The founder of the McIver/McIvor families in Amherst County, Virginia, was undoubtedly Christopher McIver who may have been the one to generally shift the spelling of the name to McIvor though there have been earlier examples. At some point, whether affectionately or not, he became known as “Old Kit” and there were several family myths about him. One prominent one was that he was “born on the boat coming over”, another was “he owned half of Monroe” and yet another was that he died a very wealthy man. There may be a kernel of truth in each myth but basically they are incorrect. His year of birth is also unclear. By oral history he was born in 1805 while census records indicate he was born in 1807 or 1808, but he was absolutely born in what was then Campbell County, now Appomattox County, to Daniel and Elizabeth Bass McIver.
Daniel was the son of James McIver who purchased his first piece of land from John Willson in 1778. James and Daniel’s grave markers exist today. Indirect but not conclusive evidence so far indicates James came out of Northern Ireland with the Dixons and Willsons in the mid-18th century, probably from Killyman Parish, County of Tyrone. James died in 1812 and Daniel died in 1815 leaving five young children including Kit.
Kit grew up and did well in what was then the prospering antebellum city of Lynchburg, Virginia, owning a reasonable amount of property in Lynchburg and in Amherst County. The evidence is that he was more a citizen of Lynchburg than of Amherst County. The railroad town of Monroe (as in the first line of the song, “The Wreck of Old 97”: “They gave him orders at Monroe, Virginia”) did not exist during Kit’s lifetime and though he did own the land, he could not have owned “half of Monroe”. In one census he is listed as a farmer, in another a tobacconist and there are ads in the Lynchburg paper for “Burch and McIver”, seemingly a general store.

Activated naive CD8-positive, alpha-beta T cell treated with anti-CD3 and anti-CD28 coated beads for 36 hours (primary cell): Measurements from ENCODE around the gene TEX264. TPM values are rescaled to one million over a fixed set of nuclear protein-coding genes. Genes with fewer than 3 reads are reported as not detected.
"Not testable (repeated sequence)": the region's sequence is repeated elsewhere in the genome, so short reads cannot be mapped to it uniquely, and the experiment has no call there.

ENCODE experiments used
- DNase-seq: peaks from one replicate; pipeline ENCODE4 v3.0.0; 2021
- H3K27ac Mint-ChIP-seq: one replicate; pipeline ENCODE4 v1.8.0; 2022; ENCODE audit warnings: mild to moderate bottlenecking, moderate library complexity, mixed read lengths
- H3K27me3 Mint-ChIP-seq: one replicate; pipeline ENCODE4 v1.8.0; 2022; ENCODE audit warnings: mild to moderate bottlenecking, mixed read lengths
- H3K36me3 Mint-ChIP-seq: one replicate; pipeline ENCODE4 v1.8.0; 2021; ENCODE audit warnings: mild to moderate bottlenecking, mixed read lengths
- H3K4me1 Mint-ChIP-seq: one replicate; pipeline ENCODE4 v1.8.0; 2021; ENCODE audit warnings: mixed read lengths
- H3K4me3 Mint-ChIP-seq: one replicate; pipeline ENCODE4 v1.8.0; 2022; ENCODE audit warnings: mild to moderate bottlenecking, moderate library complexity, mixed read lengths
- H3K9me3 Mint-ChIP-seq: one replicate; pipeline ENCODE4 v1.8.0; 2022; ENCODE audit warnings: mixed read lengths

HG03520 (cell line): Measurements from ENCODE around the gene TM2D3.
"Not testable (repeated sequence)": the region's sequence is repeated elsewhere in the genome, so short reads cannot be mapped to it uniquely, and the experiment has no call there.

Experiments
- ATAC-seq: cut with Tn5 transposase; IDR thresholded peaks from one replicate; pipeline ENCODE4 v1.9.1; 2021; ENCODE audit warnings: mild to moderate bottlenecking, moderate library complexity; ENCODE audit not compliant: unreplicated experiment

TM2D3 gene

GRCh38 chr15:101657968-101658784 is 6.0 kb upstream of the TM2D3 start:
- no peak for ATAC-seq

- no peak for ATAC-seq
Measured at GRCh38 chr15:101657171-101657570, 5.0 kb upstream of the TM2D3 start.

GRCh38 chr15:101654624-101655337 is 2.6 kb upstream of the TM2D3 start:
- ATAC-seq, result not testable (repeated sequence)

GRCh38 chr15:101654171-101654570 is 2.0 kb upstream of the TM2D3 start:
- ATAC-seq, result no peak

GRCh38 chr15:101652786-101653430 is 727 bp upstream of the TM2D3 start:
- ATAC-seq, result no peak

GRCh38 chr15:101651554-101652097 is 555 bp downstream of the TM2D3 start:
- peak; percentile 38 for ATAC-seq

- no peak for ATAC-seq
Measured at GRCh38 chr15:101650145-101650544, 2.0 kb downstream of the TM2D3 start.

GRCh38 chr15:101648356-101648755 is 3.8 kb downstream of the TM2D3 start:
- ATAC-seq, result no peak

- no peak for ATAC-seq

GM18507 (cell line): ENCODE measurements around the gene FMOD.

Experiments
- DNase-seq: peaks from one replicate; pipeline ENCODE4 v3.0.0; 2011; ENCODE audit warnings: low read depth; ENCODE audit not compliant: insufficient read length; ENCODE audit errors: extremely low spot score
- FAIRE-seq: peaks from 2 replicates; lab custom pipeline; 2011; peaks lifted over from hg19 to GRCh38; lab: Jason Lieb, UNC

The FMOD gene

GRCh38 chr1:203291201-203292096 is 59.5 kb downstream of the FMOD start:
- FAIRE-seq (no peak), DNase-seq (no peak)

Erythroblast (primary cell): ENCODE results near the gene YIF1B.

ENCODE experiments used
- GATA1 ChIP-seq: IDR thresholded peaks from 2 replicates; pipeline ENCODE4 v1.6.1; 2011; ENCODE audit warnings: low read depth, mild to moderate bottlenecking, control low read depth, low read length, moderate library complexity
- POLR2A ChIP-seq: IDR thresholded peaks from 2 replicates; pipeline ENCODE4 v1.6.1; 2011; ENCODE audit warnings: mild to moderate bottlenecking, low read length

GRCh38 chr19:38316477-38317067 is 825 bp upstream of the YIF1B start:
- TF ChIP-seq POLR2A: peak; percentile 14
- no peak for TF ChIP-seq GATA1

Kit seems to have suffered less from the Civil War than some; he seems to have managed to keep his property and livelihood, however a chancery case just before his death must have hit him pretty hard. No one in the later generations seems to have known that he was married a second time late in life. His formal portrait shows a man whose life may have been successful but was not carefree. In the next few weeks, I hope to write in more detail about the man’s life and his family.
(My conclusions and opinions are based on personal research done at the Library of Virginia, Jones Memorial Library in Lynchburg, The Bedford, Virginia, Museum and Genealogical Library, Amherst County Museum and Historical Society Library, and oral/traditional history gathered and recorded by Edward D. McIvor).
Wilson E. McIvor
Great-grandson of Christopher McIver